Annual Retreat for Faculty members 5 years and above at Manresa School
On July 19-20, 2023, the retreat for Faculty members who have been at Manresa for 5 years and above followed a consistent pattern. They were absorbed in profound prayer and immersing themselves in the word of God, they created an atmosphere of silence and reflection staying in corners and spaces in the Manresa ground where they could be by themselves, alone with God. Sr. Joji Silorio, F.I., their facilitator gave them insightful morning and afternoon input sessions. In the evening, they dedicated themselves to an hour of prayer and adoration of the Blessed Sacrament at the Manresa Chapel. The retreat ended with the celebration of the Holy Eucharist, presided by Fr. Arden Dacuna, O.P. Preceding this, participants also had a small group sharing about their retreat experience.
Sr. Joji Silorio, the retreat Guide for Faculty 5 years and above...
Small group sharing
Adoration of the Blessed Sacrament
At the grotto...
FROM A RETREATANT'S PERSPECTIVE...IMPRESSIONS...
1. Ian Gabriel Rosales
The retreat allowed me to get in touch with my realities and to reconnect with myself and my God. Through the spiritual exercises, such as the scripture readings, I was able to rediscover God's ultimate purpose for me, which is to make Him happy by treating others as my brothers and sisters. Although the retreat revealed my unworthiness and weakness, it magnified God's unfailing love and mercy for me. With this, I'm grateful for this experience as it helps me to face this new school year with hope. Thank you, F.I. sisters, especially Sr. Jeck, for being a messenger of God's relentless love.
2. Ms. Lorraine Caronongan
The teachers' retreat couldn't have happened at a more opportune time as we teachers embark a new school year of challenges with so much faith, hope, and love in our hearts. It has been especially helpful to have current applications to the on-going events in our world, today. Knowing that God is always in our midst and we trust in the reliability of God's presence in our lives.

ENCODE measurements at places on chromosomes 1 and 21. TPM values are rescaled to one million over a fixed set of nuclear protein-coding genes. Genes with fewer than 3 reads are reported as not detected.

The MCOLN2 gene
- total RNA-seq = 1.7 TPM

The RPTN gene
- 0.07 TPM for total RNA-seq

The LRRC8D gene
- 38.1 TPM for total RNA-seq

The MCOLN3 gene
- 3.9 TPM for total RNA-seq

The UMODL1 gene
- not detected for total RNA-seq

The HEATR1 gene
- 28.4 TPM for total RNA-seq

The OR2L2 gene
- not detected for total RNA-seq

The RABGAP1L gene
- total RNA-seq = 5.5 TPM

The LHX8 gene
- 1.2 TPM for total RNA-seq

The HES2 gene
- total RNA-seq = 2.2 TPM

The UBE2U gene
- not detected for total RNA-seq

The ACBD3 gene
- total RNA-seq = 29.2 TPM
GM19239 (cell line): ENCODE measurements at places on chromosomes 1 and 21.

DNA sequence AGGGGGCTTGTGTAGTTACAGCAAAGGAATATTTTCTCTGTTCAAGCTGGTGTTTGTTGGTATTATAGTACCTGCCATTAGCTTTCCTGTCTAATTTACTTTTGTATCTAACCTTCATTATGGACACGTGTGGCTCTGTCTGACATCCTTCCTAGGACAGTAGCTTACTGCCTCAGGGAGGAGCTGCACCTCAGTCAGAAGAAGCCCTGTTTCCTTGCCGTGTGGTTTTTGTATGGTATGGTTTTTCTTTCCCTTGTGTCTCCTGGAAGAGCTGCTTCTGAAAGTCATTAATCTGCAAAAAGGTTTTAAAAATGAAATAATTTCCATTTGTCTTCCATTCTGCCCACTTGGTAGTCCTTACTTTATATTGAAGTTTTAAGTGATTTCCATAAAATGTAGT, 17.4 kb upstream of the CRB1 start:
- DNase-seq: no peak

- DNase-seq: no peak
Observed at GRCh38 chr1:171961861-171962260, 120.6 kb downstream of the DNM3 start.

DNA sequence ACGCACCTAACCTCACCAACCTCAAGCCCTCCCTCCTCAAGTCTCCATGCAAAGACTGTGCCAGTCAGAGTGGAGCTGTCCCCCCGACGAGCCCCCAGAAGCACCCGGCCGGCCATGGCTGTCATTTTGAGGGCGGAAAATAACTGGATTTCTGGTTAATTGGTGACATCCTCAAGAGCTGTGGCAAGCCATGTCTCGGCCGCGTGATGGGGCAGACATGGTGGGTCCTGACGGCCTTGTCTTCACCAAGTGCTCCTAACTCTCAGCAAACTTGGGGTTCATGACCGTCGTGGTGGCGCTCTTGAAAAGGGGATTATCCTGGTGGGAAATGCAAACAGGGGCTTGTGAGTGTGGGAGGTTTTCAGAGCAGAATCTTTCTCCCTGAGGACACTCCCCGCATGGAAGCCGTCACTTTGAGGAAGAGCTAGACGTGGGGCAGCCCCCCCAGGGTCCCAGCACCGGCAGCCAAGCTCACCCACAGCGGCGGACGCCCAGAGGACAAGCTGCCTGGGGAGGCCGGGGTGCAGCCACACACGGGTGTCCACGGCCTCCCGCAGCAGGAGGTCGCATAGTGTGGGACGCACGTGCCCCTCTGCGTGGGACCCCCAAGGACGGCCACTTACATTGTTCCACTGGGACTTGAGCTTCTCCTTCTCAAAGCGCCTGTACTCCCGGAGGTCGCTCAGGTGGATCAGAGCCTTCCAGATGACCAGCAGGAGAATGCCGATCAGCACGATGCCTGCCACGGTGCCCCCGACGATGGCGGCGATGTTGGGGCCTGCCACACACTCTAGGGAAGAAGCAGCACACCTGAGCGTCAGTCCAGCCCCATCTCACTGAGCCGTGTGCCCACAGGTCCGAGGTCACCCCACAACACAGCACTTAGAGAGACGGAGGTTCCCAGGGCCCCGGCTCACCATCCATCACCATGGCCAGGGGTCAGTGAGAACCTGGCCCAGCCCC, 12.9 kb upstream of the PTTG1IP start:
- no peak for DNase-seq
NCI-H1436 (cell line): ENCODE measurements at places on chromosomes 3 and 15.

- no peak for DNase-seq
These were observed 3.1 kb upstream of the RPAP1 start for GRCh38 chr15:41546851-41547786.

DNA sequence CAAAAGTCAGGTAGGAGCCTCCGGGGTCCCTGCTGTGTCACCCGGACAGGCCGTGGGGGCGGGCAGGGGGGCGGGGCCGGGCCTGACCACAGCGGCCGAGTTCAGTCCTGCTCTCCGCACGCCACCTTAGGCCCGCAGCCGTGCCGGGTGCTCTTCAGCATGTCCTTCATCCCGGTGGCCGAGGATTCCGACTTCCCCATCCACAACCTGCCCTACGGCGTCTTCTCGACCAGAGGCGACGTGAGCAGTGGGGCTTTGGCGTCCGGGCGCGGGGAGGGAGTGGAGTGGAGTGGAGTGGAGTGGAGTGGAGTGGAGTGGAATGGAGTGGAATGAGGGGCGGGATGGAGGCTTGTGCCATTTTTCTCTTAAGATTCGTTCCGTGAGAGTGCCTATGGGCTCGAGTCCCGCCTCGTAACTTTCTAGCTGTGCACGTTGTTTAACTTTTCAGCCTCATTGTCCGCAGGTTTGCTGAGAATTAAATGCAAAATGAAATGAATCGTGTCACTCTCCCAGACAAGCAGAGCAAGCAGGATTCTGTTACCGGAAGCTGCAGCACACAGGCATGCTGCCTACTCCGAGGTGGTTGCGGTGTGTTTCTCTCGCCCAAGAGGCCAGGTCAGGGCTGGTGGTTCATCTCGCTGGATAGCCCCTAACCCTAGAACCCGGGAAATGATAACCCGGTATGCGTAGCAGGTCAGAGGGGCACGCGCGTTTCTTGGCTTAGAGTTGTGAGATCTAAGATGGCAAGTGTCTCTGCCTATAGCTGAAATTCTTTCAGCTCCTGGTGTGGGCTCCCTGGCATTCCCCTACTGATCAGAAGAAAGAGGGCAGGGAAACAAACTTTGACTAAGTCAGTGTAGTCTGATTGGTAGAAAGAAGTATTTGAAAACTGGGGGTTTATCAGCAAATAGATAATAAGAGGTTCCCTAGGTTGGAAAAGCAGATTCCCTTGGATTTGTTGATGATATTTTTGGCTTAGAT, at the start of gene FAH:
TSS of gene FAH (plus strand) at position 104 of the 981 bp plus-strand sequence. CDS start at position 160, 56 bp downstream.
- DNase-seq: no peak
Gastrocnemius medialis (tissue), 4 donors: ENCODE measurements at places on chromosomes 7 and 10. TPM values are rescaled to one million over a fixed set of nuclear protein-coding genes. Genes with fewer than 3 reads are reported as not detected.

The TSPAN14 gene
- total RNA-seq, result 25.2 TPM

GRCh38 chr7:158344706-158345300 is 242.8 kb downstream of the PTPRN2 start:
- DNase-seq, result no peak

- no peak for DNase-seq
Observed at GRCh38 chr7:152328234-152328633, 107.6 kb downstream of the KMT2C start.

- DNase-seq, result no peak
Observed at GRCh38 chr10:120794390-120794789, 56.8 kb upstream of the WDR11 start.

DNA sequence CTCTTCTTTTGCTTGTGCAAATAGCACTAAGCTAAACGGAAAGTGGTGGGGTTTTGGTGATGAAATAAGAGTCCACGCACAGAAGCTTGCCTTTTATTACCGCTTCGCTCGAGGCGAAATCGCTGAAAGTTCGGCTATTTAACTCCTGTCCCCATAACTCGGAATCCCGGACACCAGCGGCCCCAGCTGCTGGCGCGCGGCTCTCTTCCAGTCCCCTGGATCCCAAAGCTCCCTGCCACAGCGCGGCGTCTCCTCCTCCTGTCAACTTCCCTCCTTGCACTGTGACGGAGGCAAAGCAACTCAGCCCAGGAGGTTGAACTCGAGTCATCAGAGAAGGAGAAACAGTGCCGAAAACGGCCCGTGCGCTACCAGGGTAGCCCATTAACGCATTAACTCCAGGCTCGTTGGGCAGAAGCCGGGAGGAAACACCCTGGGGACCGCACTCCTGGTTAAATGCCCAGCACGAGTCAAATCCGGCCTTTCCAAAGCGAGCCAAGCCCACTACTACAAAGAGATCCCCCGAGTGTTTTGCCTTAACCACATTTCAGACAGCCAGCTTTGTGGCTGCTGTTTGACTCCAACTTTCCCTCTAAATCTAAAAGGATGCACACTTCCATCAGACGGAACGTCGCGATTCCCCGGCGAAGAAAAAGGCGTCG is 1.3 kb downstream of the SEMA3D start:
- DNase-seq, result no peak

3. Mark Fillippe C. Pastor. SHS Science Instructor
The word “retreat” in a very literal sense has a negative connotation and is associated with withdrawal or fleeing. This is often in the context of battles or engagements, wherein one side is defeated and has to fall back to survive and recover. In our case, we view “Retreats” in a different sense. We all face battles on a daily basis, be it struggles in our family, in our friendships and relationships, or even from just the monotonous routines that we all trudge on through in our day-to-day lives. This can wear us down causing some discomfort; which may even demand its acknowledgment at certain points, causing us to feel tired, and question why we even do things in the first place, and in some terrible cases, affect us in such a way that things or activities that we previously enjoyed, seem to have the fun drained out of them leading to an unending spiral of fatigue and doubt.
Thus, a rest or a “Retreat” is necessary. It gives us a chance to withdraw inward and evaluate how we really are. The question “How are you?” is often asked on a daily basis, mechanically at times to the point it has devolved to just a mere greeting/ formality. However, hearing “How are you?” during a retreat is something that carries a different weight and meaning than the mere pleasantries we associate it with during a normal day.
When Sr. Joji Silorio initially asked this question in the opening session I initially shrugged it off as a mere greeting to break the ice and get the session started, and yet, as she continued with her discussions during the session as well as the time given for personal reflections, the depth of that sentence seemed to be slowly revealed as the atmosphere of the venue and the guide questions given directed me towards a state of contemplation wherein I finally have an opportunity to reevaluate my life, not just for what I want it to become, but for how it currently is. The time for reflection gave me a chance to contemplate deeper as at times I am often distracted and distraught on what I want my life to become, I lose track of what I have already accomplished, as well as the people who helped me get to where I am now.
This contemplation has brought on a certain sense of clarity as we often do not get to reflect given the myriad distractions of the every day, be it the deafening noise of the metro, to the hustle and hassle of the commute to and from work, or even from the mildest annoyances we may experience (like running out of spare change for fare, or the neighbor’s dog peeing on your doorstep again), these can cause us to lose focus on what is important to us and eventually spiraling to a burnout.
The times given to contemplate and reflect were very helpful, along with the group sharing sessions which did give me a chance to see life from the perspective of others and to learn what I can from them. Sharing my own experiences of life was initially a bit uncomfortable for me, but I came to realize that sometimes having a platform to share grievances while hearing what other people go through as well as reassuring, as knowing you are not alone with your struggles brings some comfort.
Overall, the retreat was quite pleasant, and if I were to choose one phrase to remember, it would be: “Be still”; as “Being still” isn't the same as doing nothing, “Being still” gives us a chance to reflect and contemplate on how to face the next challenges with a clear mind and an open heart.